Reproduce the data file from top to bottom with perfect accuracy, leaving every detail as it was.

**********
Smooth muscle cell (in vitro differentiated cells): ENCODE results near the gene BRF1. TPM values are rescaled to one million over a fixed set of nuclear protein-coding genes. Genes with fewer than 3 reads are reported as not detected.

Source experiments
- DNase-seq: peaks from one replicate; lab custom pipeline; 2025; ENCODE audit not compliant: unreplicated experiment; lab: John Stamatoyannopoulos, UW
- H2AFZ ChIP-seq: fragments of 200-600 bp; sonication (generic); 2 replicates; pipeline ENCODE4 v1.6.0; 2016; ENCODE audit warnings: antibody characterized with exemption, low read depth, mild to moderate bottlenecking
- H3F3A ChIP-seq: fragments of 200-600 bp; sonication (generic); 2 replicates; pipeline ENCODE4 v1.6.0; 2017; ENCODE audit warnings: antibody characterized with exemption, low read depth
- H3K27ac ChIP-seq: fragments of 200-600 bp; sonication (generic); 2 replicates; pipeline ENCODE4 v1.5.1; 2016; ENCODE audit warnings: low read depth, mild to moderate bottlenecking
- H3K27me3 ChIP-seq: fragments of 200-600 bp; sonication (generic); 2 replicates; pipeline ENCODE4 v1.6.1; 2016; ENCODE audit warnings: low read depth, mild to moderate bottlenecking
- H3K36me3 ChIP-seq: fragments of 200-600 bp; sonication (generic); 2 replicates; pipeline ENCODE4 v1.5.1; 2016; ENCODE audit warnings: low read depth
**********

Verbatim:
Smooth muscle cell (in vitro differentiated cells): ENCODE results near the gene BRF1. TPM values are rescaled to one million over a fixed set of nuclear protein-coding genes. Genes with fewer than 3 reads are reported as not detected.

Source experiments
- DNase-seq: peaks from one replicate; lab custom pipeline; 2025; ENCODE audit not compliant: unreplicated experiment; lab: John Stamatoyannopoulos, UW
- H2AFZ ChIP-seq: fragments of 200-600 bp; sonication (generic); 2 replicates; pipeline ENCODE4 v1.6.0; 2016; ENCODE audit warnings: antibody characterized with exemption, low read depth, mild to moderate bottlenecking
- H3F3A ChIP-seq: fragments of 200-600 bp; sonication (generic); 2 replicates; pipeline ENCODE4 v1.6.0; 2017; ENCODE audit warnings: antibody characterized with exemption, low read depth
- H3K27ac ChIP-seq: fragments of 200-600 bp; sonication (generic); 2 replicates; pipeline ENCODE4 v1.5.1; 2016; ENCODE audit warnings: low read depth, mild to moderate bottlenecking
- H3K27me3 ChIP-seq: fragments of 200-600 bp; sonication (generic); 2 replicates; pipeline ENCODE4 v1.6.1; 2016; ENCODE audit warnings: low read depth, mild to moderate bottlenecking
- H3K36me3 ChIP-seq: fragments of 200-600 bp; sonication (generic); 2 replicates; pipeline ENCODE4 v1.5.1; 2016; ENCODE audit warnings: low read depth